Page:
CGI is so overused in modern films that it’s lost most of its wow-factor, but Nolan only uses it as a last resort – instead he uses miniatures (which look better, because the human eye can usually tell what’s real, but you can trick it with perspective) or he builds/does things for real. That’s why most CGI action scenes will look fake and dated in a decade’s time, but the sight of an eighteen-wheeler flipping over or a Destroyer ship sinking for real will always look impressive. He also avoids filming in 3D (a fad I dislike too), preferring to utilise IMAX technology wherever possible – it gives his films a sense of scale and grandeur than harkens back to the golden Cinema-scope days of Hollywood. He even said in a recent interview that he would never direct a film for Netflix because they are (currently) not interested in making movies that will be shown theatrically, and providing a great theatrical experience with each movie he makes is very important to him.
And speaking of Netflix, look through his films and you’ll find no mention of it – nor Facebook, Twitter, Uber or any other modern fad. When I watch a film that mentions one of these things, all I can think is “well done, you’ve shown me something that I’m aware exists – am I supposed to laugh, or be impressed?”. It may seem like a small thing, but not hearing these common everyday things mentioned in Nolan’s films makes them feel like they take place in their own world, which, for me, makes watching them an even richer experience. In fact, his films don’t pander to the lowest common denominator in any regard. They have complicated structures and plots, but they can be followed by anyone paying attention and not mindlessly texting while they watch the film. His films aren’t throwaway or disposable – they are layered and detailed, they often have ambiguous discussion-provoking endings, and they reward repeated viewings (something few films, blockbusters or not, can boast). And likewise, his scripts are exceptionally tight – The Dark Knight Rises may be a long film, but consider how fast a pace it moves at. Every scene is essential, and every line counts, and the fact that it’s the only film of his so far that had a deleted scene goes to show how much he boils his scripts down to the essentials when writing – something nearly all blockbusters writers could learn from.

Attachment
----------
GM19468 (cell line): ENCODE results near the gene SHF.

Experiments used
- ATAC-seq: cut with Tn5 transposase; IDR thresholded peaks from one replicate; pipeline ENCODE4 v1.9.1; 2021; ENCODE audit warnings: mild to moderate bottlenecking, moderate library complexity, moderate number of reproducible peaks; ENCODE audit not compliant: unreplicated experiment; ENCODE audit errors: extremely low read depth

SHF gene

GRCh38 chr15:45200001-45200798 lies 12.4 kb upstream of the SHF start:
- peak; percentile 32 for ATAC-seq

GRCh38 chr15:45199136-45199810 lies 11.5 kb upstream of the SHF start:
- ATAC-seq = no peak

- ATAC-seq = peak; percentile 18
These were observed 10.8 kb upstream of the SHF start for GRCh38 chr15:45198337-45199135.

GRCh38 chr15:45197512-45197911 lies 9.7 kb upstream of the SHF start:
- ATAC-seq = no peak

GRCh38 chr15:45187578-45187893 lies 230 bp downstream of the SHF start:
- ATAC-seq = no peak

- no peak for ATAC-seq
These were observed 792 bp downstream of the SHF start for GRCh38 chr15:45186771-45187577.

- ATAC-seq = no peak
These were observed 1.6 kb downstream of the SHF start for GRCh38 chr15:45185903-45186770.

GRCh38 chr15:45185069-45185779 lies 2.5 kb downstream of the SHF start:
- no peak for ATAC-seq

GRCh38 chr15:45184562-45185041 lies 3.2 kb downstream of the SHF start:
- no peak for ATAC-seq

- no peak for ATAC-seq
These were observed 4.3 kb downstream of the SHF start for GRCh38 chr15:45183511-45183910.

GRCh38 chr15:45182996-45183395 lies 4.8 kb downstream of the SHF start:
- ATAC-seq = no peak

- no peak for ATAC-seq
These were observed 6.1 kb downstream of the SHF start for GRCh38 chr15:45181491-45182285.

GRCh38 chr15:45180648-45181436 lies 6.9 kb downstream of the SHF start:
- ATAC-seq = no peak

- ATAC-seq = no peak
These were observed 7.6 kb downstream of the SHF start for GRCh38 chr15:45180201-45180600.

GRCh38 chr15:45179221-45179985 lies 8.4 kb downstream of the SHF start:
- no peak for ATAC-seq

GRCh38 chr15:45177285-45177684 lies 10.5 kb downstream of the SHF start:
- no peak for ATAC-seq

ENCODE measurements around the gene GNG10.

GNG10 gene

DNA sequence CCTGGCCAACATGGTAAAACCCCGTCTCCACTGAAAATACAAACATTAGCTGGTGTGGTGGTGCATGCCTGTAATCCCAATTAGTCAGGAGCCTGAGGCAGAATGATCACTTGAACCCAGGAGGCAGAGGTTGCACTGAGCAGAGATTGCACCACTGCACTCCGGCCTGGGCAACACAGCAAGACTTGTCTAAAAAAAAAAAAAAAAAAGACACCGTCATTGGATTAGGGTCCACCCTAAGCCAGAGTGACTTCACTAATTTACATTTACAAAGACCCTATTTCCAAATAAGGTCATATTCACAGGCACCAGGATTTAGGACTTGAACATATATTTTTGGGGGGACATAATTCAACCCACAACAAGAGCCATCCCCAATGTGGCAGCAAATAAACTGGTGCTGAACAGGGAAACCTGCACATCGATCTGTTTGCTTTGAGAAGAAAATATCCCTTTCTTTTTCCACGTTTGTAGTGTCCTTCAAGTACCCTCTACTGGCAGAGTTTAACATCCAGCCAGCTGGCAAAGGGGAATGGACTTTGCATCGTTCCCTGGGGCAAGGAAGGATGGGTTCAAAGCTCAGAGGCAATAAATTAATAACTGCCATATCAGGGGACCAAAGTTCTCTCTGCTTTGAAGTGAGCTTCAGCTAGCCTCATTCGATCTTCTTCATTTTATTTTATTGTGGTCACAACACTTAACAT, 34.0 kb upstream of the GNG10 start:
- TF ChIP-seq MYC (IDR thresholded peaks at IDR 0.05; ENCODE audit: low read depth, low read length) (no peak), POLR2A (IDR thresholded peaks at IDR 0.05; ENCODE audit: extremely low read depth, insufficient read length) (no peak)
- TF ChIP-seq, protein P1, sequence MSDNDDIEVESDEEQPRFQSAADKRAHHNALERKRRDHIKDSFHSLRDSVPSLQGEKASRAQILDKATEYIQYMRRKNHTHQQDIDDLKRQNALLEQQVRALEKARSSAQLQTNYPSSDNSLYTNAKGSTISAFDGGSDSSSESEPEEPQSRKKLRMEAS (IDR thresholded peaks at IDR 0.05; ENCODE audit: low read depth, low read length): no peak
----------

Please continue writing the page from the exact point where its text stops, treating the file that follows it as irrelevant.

It’s because of all these reasons that Christopher Nolan is one of the most successful and admired film-makers currently working, and why I personally will always look forward to his next project.